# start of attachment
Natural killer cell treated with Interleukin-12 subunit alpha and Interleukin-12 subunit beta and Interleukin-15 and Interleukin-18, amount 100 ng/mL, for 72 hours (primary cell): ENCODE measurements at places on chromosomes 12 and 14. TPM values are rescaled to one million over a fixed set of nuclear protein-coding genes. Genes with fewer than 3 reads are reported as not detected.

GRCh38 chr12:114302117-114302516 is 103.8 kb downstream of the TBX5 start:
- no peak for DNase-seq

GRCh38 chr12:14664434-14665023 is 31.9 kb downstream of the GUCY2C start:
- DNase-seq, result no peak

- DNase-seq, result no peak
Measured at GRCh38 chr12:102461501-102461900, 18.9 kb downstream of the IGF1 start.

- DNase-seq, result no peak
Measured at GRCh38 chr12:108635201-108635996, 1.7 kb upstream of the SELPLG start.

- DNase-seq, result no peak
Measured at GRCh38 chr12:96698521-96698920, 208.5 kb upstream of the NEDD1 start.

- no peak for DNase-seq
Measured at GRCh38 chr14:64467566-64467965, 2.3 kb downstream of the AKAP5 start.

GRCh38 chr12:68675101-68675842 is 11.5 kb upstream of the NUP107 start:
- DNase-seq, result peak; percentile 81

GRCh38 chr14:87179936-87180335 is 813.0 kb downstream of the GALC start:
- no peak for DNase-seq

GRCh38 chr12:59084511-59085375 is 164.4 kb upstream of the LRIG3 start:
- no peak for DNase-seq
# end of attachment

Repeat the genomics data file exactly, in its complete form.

Natural killer cell treated with Interleukin-12 subunit alpha and Interleukin-12 subunit beta and Interleukin-15 and Interleukin-18, amount 100 ng/mL, for 72 hours (primary cell): ENCODE measurements at places on chromosomes 12 and 14. TPM values are rescaled to one million over a fixed set of nuclear protein-coding genes. Genes with fewer than 3 reads are reported as not detected.

GRCh38 chr12:114302117-114302516 is 103.8 kb downstream of the TBX5 start:
- no peak for DNase-seq

GRCh38 chr12:14664434-14665023 is 31.9 kb downstream of the GUCY2C start:
- DNase-seq, result no peak

- DNase-seq, result no peak
Measured at GRCh38 chr12:102461501-102461900, 18.9 kb downstream of the IGF1 start.

- DNase-seq, result no peak
Measured at GRCh38 chr12:108635201-108635996, 1.7 kb upstream of the SELPLG start.

- DNase-seq, result no peak
Measured at GRCh38 chr12:96698521-96698920, 208.5 kb upstream of the NEDD1 start.

- no peak for DNase-seq
Measured at GRCh38 chr14:64467566-64467965, 2.3 kb downstream of the AKAP5 start.

GRCh38 chr12:68675101-68675842 is 11.5 kb upstream of the NUP107 start:
- DNase-seq, result peak; percentile 81

GRCh38 chr14:87179936-87180335 is 813.0 kb downstream of the GALC start:
- no peak for DNase-seq

GRCh38 chr12:59084511-59085375 is 164.4 kb upstream of the LRIG3 start:
- no peak for DNase-seq